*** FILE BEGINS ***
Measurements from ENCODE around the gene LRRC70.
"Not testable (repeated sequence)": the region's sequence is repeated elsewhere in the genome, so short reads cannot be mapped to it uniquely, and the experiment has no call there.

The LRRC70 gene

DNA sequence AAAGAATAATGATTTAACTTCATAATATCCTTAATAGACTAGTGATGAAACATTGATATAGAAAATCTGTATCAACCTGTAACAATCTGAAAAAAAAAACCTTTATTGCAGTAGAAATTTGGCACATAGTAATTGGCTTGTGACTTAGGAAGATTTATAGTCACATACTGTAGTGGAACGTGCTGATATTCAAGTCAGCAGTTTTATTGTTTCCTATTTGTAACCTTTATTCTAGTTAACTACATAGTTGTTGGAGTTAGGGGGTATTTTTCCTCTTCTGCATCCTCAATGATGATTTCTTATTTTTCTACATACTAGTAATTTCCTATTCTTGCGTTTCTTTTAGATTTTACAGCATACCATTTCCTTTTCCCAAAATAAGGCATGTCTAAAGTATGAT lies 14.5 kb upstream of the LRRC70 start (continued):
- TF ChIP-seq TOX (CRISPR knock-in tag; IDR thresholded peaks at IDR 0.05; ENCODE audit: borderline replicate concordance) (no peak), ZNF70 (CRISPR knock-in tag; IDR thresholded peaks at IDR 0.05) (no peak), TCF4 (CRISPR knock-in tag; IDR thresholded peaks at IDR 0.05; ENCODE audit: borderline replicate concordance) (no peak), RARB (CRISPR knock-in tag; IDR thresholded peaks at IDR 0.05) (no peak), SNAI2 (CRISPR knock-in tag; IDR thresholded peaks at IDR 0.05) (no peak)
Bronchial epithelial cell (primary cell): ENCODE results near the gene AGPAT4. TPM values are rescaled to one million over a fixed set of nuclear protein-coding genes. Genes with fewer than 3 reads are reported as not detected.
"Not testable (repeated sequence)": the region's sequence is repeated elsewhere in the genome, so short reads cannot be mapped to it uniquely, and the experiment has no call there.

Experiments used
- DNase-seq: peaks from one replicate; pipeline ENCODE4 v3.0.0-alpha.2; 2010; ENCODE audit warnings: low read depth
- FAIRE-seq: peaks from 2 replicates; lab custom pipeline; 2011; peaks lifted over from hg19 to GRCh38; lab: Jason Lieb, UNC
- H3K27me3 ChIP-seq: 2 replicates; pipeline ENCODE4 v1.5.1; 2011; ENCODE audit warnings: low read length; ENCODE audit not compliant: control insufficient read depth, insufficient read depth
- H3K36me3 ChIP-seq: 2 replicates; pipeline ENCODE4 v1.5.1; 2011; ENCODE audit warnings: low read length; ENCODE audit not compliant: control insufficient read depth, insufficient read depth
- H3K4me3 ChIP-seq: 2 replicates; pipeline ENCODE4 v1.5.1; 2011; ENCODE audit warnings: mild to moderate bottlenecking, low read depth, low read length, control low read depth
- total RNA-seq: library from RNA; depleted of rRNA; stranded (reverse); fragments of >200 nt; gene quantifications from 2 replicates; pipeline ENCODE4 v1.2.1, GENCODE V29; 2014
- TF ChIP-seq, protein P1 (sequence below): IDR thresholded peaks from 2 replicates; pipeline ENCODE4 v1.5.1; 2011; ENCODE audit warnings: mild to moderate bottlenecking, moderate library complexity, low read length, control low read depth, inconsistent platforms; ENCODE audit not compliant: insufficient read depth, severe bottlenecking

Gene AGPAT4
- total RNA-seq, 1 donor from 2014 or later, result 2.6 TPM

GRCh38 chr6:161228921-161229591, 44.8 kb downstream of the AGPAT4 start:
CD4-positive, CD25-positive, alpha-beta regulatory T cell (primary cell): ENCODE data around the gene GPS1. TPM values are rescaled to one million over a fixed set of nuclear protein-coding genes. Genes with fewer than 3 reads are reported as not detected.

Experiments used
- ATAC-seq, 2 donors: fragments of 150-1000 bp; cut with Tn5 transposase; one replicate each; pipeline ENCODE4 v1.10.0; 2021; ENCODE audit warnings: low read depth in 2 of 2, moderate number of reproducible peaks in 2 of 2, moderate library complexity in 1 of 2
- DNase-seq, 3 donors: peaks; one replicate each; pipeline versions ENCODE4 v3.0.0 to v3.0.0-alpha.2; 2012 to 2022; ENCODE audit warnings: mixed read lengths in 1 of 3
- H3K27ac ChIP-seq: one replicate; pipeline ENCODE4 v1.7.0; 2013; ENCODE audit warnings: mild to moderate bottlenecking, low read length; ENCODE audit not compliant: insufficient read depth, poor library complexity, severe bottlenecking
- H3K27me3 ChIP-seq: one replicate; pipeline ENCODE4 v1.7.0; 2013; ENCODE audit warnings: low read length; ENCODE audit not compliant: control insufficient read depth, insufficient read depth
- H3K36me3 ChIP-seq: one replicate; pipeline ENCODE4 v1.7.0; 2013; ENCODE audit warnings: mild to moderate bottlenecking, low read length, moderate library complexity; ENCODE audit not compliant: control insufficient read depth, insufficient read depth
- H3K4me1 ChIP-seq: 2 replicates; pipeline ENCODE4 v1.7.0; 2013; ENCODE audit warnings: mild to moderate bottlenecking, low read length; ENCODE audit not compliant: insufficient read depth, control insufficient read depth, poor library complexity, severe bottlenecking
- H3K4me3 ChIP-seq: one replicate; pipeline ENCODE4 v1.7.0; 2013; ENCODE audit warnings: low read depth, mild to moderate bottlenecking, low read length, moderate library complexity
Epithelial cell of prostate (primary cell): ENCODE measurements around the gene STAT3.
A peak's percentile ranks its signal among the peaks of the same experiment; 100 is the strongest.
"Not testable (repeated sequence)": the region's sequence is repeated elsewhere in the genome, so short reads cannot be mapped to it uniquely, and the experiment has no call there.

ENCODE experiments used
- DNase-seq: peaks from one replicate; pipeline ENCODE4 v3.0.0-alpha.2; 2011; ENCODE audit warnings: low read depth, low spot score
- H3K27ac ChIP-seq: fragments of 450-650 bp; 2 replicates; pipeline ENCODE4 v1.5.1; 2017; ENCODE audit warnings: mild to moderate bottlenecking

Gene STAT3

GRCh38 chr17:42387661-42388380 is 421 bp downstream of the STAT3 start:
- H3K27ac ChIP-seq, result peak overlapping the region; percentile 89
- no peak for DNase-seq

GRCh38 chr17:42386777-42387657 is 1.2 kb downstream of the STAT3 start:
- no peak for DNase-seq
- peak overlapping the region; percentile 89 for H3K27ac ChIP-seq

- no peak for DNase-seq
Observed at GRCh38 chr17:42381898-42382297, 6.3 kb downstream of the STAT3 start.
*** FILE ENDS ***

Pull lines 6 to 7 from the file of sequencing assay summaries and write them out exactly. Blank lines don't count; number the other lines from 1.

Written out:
Bronchial epithelial cell (primary cell): ENCODE results near the gene AGPAT4. TPM values are rescaled to one million over a fixed set of nuclear protein-coding genes. Genes with fewer than 3 reads are reported as not detected.
"Not testable (repeated sequence)": the region's sequence is repeated elsewhere in the genome, so short reads cannot be mapped to it uniquely, and the experiment has no call there.